St. John's church in front of the fountain

St. John's stands in front of the fountain on the mall. As of March 25, Creighton University had still not responded to the statement made by the Vatican that calls same-sex marriages a "sin."

The Vatican released a statement on March 15 saying that the Catholic Church will not bless same-sex marriages because God “does not and cannot bless sin.”

Lydia Cooper, an associate professor of English and the faculty moderator for Creighton’s Gender and Sexuality Alliance, said the statement “broke my heart, but didn’t surprise me.”

“There’s a sort of exhausted pain a lot of queer people of faith walk around with every day, where we are so used to being told how little we matter and how little our lives matter to God — but somehow, every time the Church takes a moment out of their day to reassert how little we matter, it still manages to hurt,” Cooper said.

Alyssa Bursott, the president of Creighton’s GSA and a senior in the College of Arts and Sciences, said her comments are her own and do not represent the views of the organization.

“At a certain point, a lot of people, myself included, have given up our hopes of ever being welcome or loved by the Catholic Church as an institution,” Bursott said.

“There are communities that do fully support LGBT+ lives, and many Catholics do support the LGBT+ community. However, the institution of the Catholic Church does not, and I doubt that will ever change,” Bursott said.

Eileen Burke-Sullivan, the vice provost for mission and ministry, said that the statement does not identify being a member of the LGBTQ community as a sin, but it does identify the sexual relationships between LGBTQ couples as a sin.

“[The Church is] no longer saying that there’s anything inherently wrong with gay persons, [it is] suggesting that the enactment of sexual expression between same sex partners is against the way we understand the law of God,” Burke-Sullivan said.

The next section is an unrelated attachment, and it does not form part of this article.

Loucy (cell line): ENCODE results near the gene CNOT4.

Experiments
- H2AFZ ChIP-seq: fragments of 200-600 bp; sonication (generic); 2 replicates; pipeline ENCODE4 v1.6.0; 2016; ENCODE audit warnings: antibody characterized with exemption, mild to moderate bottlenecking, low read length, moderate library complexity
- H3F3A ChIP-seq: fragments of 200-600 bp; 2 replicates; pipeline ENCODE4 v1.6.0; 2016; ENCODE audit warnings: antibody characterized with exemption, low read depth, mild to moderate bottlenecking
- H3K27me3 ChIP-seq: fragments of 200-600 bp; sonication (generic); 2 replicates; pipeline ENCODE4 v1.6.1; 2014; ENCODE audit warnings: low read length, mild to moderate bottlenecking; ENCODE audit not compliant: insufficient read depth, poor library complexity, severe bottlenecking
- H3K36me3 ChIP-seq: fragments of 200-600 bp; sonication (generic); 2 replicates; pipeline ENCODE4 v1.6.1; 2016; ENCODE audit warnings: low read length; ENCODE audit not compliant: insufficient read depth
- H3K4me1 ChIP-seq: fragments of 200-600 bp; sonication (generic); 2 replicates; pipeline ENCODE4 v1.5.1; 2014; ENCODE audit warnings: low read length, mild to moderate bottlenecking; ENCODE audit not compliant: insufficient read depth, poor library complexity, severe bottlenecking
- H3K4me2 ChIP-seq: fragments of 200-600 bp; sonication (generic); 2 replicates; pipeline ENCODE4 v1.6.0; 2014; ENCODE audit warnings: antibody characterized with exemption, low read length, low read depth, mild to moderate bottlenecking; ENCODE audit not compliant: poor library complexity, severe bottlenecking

She added that the statement merely reflects the Church’s position as it stands today, and does not reflect how the Church might change in the future.

Cooper said that she feels that the Creighton administration has a responsibility to respond to the Vatican’s statement.

“Our identity and mission hinge on this. Are we for and with others? Silence is not an option. If Creighton’s administration remains silent, they are endorsing the Vatican’s statement,” Cooper said.

“I hope that Creighton’s leadership recognizes the damage and the damaging implications of the Vatican’s statement and affirms their commitment to recognizing — even if that is all they do — the legal validity of same-sex unions.”

Burke-Sullivan said that the university will likely not make a statement because Creighton is a Catholic university and must abide by the universal church’s perspective.

“Creighton, as a Catholic Jesuit institution, has got to respect and uphold the Catholic perspective as it is moving forward and struggling — more slowly than we would like — to understand deeply what it is God is saying to the world at this time in history,” Burke-Sullivan said.

She added that rather than a statement, it would be better for the university to “simply reiterate our conviction that every human being is valuable and that LGBT, human beings are deeply valuable — they’re infinitely valuable.”